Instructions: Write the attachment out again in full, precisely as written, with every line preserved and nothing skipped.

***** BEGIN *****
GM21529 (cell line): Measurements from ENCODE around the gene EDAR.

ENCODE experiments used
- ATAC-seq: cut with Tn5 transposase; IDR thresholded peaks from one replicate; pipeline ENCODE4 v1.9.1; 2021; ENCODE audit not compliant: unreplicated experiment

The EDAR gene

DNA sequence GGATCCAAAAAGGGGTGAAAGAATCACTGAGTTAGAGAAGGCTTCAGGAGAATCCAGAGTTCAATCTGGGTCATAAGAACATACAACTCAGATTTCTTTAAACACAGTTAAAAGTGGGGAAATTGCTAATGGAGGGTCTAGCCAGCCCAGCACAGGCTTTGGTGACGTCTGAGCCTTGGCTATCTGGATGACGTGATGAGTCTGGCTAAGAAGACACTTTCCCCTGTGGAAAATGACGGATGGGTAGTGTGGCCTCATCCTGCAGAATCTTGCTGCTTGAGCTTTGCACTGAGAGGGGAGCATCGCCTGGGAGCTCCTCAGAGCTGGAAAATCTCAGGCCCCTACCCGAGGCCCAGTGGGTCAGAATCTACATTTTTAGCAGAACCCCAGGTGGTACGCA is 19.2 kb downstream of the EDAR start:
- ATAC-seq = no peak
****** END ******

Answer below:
GM21529 (cell line): Measurements from ENCODE around the gene EDAR.

ENCODE experiments used
- ATAC-seq: cut with Tn5 transposase; IDR thresholded peaks from one replicate; pipeline ENCODE4 v1.9.1; 2021; ENCODE audit not compliant: unreplicated experiment

The EDAR gene

DNA sequence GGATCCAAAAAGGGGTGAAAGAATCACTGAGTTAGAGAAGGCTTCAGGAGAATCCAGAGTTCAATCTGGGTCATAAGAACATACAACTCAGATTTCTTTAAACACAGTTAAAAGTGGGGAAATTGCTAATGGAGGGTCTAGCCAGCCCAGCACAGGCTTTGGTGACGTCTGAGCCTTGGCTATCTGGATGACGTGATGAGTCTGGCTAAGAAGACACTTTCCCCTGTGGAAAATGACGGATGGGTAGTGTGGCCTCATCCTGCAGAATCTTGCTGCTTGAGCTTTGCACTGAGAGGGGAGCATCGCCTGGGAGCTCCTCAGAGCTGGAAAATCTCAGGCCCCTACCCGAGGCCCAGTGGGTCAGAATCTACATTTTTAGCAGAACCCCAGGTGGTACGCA is 19.2 kb downstream of the EDAR start:
- ATAC-seq = no peak